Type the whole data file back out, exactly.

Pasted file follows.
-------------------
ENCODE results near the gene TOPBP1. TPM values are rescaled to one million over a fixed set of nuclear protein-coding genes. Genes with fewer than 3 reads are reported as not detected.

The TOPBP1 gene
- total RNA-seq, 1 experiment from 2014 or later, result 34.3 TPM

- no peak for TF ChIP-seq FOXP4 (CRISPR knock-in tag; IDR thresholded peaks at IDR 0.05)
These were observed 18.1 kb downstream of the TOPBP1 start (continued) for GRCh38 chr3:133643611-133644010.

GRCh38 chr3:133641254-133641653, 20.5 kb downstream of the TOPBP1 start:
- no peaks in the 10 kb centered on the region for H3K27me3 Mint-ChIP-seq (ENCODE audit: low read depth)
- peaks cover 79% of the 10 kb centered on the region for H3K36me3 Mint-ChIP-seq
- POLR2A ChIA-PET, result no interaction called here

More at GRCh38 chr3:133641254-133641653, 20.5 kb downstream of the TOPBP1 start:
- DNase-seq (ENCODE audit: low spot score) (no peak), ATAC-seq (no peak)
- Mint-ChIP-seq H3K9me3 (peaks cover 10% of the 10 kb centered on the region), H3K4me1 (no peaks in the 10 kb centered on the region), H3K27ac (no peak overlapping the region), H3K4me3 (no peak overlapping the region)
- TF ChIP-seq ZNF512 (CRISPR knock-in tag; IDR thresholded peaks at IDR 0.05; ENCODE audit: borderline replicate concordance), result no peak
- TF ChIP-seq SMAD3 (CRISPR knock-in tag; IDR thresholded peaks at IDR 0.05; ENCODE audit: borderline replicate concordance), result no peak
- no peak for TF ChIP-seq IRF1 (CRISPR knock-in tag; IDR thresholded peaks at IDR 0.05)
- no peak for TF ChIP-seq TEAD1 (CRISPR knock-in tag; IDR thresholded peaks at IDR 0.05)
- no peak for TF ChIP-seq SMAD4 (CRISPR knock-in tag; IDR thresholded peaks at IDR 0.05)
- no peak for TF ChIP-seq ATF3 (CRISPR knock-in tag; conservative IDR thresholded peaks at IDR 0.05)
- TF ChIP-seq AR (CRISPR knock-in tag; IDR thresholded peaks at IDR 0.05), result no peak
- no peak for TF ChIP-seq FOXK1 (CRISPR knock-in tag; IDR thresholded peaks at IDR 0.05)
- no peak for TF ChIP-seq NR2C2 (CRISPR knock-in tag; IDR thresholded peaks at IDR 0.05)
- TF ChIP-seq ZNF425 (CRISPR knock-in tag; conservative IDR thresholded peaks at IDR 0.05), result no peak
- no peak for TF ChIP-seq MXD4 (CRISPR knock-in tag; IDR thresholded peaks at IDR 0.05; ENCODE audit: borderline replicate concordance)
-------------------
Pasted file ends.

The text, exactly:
ENCODE results near the gene TOPBP1. TPM values are rescaled to one million over a fixed set of nuclear protein-coding genes. Genes with fewer than 3 reads are reported as not detected.

The TOPBP1 gene
- total RNA-seq, 1 experiment from 2014 or later, result 34.3 TPM

- no peak for TF ChIP-seq FOXP4 (CRISPR knock-in tag; IDR thresholded peaks at IDR 0.05)
These were observed 18.1 kb downstream of the TOPBP1 start (continued) for GRCh38 chr3:133643611-133644010.

GRCh38 chr3:133641254-133641653, 20.5 kb downstream of the TOPBP1 start:
- no peaks in the 10 kb centered on the region for H3K27me3 Mint-ChIP-seq (ENCODE audit: low read depth)
- peaks cover 79% of the 10 kb centered on the region for H3K36me3 Mint-ChIP-seq
- POLR2A ChIA-PET, result no interaction called here

More at GRCh38 chr3:133641254-133641653, 20.5 kb downstream of the TOPBP1 start:
- DNase-seq (ENCODE audit: low spot score) (no peak), ATAC-seq (no peak)
- Mint-ChIP-seq H3K9me3 (peaks cover 10% of the 10 kb centered on the region), H3K4me1 (no peaks in the 10 kb centered on the region), H3K27ac (no peak overlapping the region), H3K4me3 (no peak overlapping the region)
- TF ChIP-seq ZNF512 (CRISPR knock-in tag; IDR thresholded peaks at IDR 0.05; ENCODE audit: borderline replicate concordance), result no peak
- TF ChIP-seq SMAD3 (CRISPR knock-in tag; IDR thresholded peaks at IDR 0.05; ENCODE audit: borderline replicate concordance), result no peak
- no peak for TF ChIP-seq IRF1 (CRISPR knock-in tag; IDR thresholded peaks at IDR 0.05)
- no peak for TF ChIP-seq TEAD1 (CRISPR knock-in tag; IDR thresholded peaks at IDR 0.05)
- no peak for TF ChIP-seq SMAD4 (CRISPR knock-in tag; IDR thresholded peaks at IDR 0.05)
- no peak for TF ChIP-seq ATF3 (CRISPR knock-in tag; conservative IDR thresholded peaks at IDR 0.05)
- TF ChIP-seq AR (CRISPR knock-in tag; IDR thresholded peaks at IDR 0.05), result no peak
- no peak for TF ChIP-seq FOXK1 (CRISPR knock-in tag; IDR thresholded peaks at IDR 0.05)
- no peak for TF ChIP-seq NR2C2 (CRISPR knock-in tag; IDR thresholded peaks at IDR 0.05)
- TF ChIP-seq ZNF425 (CRISPR knock-in tag; conservative IDR thresholded peaks at IDR 0.05), result no peak
- no peak for TF ChIP-seq MXD4 (CRISPR knock-in tag; IDR thresholded peaks at IDR 0.05; ENCODE audit: borderline replicate concordance)